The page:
Last night it was 1972 - This morning it's 1959
Maybe if you went back to sleep . . . . . .

You Live In L.A. – You’re A Teenager – Last Night It Was 1972 – This Morning It’s 1959 – You Are Perplexed

Last night it was 1972 - This morning it's 1959

Maybe if you went back to sleep . . . . . .

KFWB at KMET – 1972 – Hour 12 – Gordon Skene Sound Collection –

KMET is your radio station – every button on your car radio is locked into 94.7 – you swear by everything they play. You trust the jocks will guide you in the right direction – they’ve never let you down.

However – Last night, when you were laying in bed, falling asleep, you were listening to Eat A Peach. They were playing the whole album. You crashed.

When you woke up the next morning the radio was still on, but it sounded strange. They kept saying it was KFWB and Color Radio and 1959. No Allman Bros. No Hendrix. No Cream. No Creedence. It was Andy Williams and The Marcels and bands you’ve never heard of. And the jocks were talking a lot, sometimes over the records – they wouldn’t shut up.

Maybe you fell into a time-warp. Your radio is in the Twilight Zone.

Maybe if you went back to sleep . . . .

In the early 1970s there was temporary shift in Pop Culture. A nostalgic desire to go back to the 1950s – to celebrate the music that defined Youth Culture then – to go back to what was perceived as a simpler time. Record companies were reissuing albums from the early days of rock n’ roll while thrift shops and swap meets became hunting grounds for old 45’s and vintage blue jeans.

The 1970s didn’t start off too well. The violence on College campuses and protests to the Vietnam war continued to create a division in the country that got worse over time. And the disillusionment from the idealism of the 1960s gave way to a level of cynicism and a need for escape. The 1950s filled that need – at least in a rosy-viewed sort of way. The 1950s had no campus demonstrations, no Women’s Liberation, no Black Panthers – people conveniently forgot The Red Scare, the loyalty oath, the beginnings of the Civil Rights Movement and gazed wistfully back at re-runs of Father Knows Best and Leave It To Beaver.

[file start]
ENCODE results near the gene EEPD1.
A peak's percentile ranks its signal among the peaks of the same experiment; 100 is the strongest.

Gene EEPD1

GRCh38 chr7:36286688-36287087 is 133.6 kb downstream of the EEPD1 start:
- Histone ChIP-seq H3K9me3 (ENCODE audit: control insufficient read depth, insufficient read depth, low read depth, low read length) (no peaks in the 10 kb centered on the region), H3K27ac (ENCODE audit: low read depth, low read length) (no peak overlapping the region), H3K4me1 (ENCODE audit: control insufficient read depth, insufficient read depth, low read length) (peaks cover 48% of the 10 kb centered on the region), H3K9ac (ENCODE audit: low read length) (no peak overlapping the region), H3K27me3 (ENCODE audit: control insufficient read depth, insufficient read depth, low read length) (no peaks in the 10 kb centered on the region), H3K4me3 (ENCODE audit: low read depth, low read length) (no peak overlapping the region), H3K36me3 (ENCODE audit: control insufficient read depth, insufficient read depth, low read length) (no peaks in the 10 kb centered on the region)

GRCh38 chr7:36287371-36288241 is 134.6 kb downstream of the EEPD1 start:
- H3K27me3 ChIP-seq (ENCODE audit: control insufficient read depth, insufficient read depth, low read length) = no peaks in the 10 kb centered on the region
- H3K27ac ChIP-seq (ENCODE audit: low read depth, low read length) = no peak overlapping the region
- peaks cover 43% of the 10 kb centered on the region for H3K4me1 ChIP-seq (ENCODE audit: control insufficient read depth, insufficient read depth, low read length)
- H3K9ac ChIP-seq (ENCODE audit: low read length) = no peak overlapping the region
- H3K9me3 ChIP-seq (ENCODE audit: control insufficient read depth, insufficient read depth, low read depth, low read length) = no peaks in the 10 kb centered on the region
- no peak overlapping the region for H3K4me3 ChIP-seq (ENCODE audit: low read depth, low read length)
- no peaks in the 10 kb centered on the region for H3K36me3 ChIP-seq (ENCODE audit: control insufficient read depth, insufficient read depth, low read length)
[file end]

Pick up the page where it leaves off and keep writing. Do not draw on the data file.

And so, one day the staff at KMET decided to dive head-first into the 1950s by bringing back most all the disc jockeys who were on the air between 1958 and 1959 at KFWB, then one of the most popular Top-40 radio stations in Los Angeles. For 24 straight hours, KMET became KFWB and it was the 1950s wall-to-wall, except for the commercials – KMET still had to pay the bills, so the only giveaway that it wasn’t really 1959 were the ads for Water Beds and the movie Deep Throat. But all the records and all the station jingles were there and it was, for that day, a journey into the deep-distant past.

Here is an hour’s worth – Hour #12 from that day in 1972. Over time I will run the entire 24 hours. But for now it’s a taste of what L.A. woke up to that day in 1972. The day KMET became KFWB.






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